The only free care in this impoverished neighbourhood for people suffering from the effects of gas poisoning, or to help with very severely handicapped children, is from the Bhopal Medical Appeal. It is to them that all the money from Mother and Child is going.

In the book, you can read more about what happened in Bhopal and about how the book itself came to be written.

My Review

With thanks to Kelly for providing an ebook copy to review for this tour.

From reading the synopsis and looking at the front cover, I was expecting more of story based in that time. However, this story delves into the past, present and provides a future to be proud of. This is one very emotional story to read, where strangers become your close friends and supporters, the people around you struggle and the main character Jo, I felt became the strongest of them all!

When Jo and her husband loose their son Paul, everything feels too hard to bare, they move closer to Ian’s mum – Dorrie to support her after she becomes frail. This is an ideal opportunity for Jo to slowly come back to normal living, not feeling as though she should solely be grieving for the loss of her son. After she settles in their new home, she spends some time visiting Dorrie, where their relationship develops. The bond between them brings out family history and secrets Dorrie has kept for a very long time. Dorrie feels that Jo needs to know these secrets, that hopefully the right people to know will eventually hear it and understand why she kept it a secret, for so long. I really loved the relationship between them, the giggles, the honesty of Dorrie’s character and allowing Jo to grieve, giving her time, not asking how she is every time she sees her. This for me is what people need sometimes, just to sit and socialise without all the questions, that we all know don’t really help, but we feel we must ask.

The emotions are raw throughout this story, from Jo and Ian grieving over Paul, the concern over Dorrie along with how Jo and Ian feel towards each other. It is honest and candid, whether you have experienced this before, you can easily feel for these characters. I believe Jo is a strong character, she does well to survive and keep going, regardless of how she feels. Ian has his own worries and as it would be, Ian is trying his best to continue with his business, however he isn’t approaching how he really feels, this not only impacts their relationship it risks his own mental health.

As Jo develops confidence she meets a wonderful group of women, all with their own stories. They come together regularly for tea and cake, this gives the opportunity for Jo to say she would like to do something, although she is unsure of what they might think, this is something that she feels she must do. A few of the women also agree to support Jo with this new challenge. This not only brings out a stronger bond between these women, it also brings to light a life journey, that will come at the end to bring some closure.

I really appreciated reading about Paul, his life and to understand when Paul died, how this impacted Jo and Ian’s life. Throughout the story you slowly got to know more, the struggles that he also faced.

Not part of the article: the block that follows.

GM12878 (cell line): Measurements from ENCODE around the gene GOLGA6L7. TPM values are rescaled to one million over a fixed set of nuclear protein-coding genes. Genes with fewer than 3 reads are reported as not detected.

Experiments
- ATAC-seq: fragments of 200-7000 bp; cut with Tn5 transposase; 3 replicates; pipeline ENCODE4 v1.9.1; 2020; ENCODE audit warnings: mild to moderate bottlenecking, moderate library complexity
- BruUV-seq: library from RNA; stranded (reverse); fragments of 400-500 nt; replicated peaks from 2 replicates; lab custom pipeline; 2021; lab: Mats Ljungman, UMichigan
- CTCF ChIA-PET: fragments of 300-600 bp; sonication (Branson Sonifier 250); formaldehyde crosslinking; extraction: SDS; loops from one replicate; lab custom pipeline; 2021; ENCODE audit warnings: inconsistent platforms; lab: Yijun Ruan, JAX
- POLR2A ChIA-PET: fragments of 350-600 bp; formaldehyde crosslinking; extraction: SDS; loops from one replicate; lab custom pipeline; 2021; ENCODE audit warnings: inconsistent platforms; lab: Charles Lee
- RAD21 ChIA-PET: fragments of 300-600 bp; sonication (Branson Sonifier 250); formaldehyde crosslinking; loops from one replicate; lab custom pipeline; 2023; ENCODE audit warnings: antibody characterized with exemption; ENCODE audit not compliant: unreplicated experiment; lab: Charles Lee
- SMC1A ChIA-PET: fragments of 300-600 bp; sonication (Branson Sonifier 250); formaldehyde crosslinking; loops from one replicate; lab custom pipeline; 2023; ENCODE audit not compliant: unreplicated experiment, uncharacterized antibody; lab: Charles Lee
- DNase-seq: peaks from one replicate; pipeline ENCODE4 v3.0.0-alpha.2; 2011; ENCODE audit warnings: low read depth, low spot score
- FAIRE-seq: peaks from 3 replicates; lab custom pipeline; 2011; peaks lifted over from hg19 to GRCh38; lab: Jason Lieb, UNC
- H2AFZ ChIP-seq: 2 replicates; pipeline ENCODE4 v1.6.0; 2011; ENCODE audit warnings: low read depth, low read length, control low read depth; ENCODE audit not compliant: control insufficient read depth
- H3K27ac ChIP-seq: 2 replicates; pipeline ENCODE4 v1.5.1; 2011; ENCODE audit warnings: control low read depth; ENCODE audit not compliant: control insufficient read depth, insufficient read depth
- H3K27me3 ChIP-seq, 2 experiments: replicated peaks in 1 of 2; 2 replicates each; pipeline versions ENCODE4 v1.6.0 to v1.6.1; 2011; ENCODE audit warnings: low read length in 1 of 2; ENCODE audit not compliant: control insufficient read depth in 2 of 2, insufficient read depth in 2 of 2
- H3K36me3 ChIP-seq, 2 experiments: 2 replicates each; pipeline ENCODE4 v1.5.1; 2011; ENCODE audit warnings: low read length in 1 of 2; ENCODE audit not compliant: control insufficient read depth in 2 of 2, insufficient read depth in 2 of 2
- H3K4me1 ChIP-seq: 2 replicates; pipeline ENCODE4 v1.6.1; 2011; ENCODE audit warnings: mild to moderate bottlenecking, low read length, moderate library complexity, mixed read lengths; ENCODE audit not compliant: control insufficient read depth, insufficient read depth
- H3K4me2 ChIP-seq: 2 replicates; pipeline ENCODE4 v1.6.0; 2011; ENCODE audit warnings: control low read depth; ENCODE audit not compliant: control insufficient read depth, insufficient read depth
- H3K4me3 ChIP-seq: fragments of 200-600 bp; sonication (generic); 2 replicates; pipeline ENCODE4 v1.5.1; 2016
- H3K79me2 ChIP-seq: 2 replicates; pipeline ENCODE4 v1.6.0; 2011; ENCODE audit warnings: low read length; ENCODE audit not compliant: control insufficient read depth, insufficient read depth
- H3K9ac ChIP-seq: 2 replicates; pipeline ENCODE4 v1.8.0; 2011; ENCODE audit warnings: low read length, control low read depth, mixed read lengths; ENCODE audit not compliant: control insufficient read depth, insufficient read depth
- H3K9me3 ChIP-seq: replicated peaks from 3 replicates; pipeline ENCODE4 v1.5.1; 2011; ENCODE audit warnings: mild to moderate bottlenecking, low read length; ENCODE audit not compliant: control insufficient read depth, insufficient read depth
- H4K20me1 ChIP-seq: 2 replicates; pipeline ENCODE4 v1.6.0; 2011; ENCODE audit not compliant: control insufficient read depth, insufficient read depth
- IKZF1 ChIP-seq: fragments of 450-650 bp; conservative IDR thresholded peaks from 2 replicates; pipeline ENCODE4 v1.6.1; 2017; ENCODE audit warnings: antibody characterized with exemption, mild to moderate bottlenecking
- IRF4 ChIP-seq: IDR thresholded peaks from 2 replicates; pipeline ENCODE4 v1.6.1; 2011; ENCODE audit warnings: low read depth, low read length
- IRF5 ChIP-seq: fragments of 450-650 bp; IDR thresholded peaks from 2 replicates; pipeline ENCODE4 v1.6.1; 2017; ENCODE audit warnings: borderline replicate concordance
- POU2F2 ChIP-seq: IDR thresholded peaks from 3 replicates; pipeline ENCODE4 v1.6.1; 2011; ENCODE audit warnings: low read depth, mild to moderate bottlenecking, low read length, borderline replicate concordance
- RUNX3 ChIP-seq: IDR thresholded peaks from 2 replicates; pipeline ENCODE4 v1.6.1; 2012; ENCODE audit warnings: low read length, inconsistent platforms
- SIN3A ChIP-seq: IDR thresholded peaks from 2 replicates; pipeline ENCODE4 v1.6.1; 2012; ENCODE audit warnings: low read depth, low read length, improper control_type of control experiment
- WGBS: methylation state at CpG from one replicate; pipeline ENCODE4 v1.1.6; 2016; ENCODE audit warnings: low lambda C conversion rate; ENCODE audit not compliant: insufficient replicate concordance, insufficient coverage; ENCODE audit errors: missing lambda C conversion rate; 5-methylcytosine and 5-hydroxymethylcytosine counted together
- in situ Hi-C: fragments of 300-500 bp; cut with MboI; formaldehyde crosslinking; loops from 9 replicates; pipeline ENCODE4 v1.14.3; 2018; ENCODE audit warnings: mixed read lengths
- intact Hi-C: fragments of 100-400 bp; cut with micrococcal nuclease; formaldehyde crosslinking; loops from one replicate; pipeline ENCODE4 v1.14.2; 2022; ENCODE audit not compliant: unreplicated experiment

The experiences that this author has been through and the research involved, bring this story not only to life, it gives it the in-depth emotions that you can truly appreciate.

I would definitely recommend this book, it is beautifully and emotionally written right up the very end.

You can purchase it here from Amazon.

About the Author

Annie Murray was born in Berkshire and read English at St John’s College, Oxford. Her first ‘Birmingham’ novel, Birmingham Rose, hit The Times bestseller list when it was published in 1995. She has subsequently written many other successful novels, including The Bells of Bournville Green, sequel to the bestselling Chocolate Girls, and A Hopscotch Summer. Annie has four children and lives near Reading.

Mother and Child


The Photographer of the Lost by Caroline Scott @simonschusteruk @CScottBooks @annecater #ThePhotographerOfTheLost #Review #Moving #WWI #Love #AMustRead

Photographer of the Lost Cover

Until she knows her husband’s fate, she cannot decide her own…

An epic novel of forbidden love, loss, and the shattered hearts left behind in the wake of World War I

1921. Families are desperately trying to piece together the fragments of their broken lives. While many survivors of the Great War have been reunited with their loved ones, Edie’s husband Francis has not come home. He is considered ‘missing in action’, but when Edie receives a mysterious photograph taken by Francis in the post, hope flares. And so she beings to search.

Harry, Francis’s brother, fought alongside him. He too longs for Francis to be alive, so they can forgive each other for the last things they ever said. Both brothers shared a love of photography and it is that which brings Harry back to the Western Front. Hired by grieving families to photograph gravesites, as he travels through battle-scarred France gathering news for British wives and mothers, Harry also searches for evidence of his brother.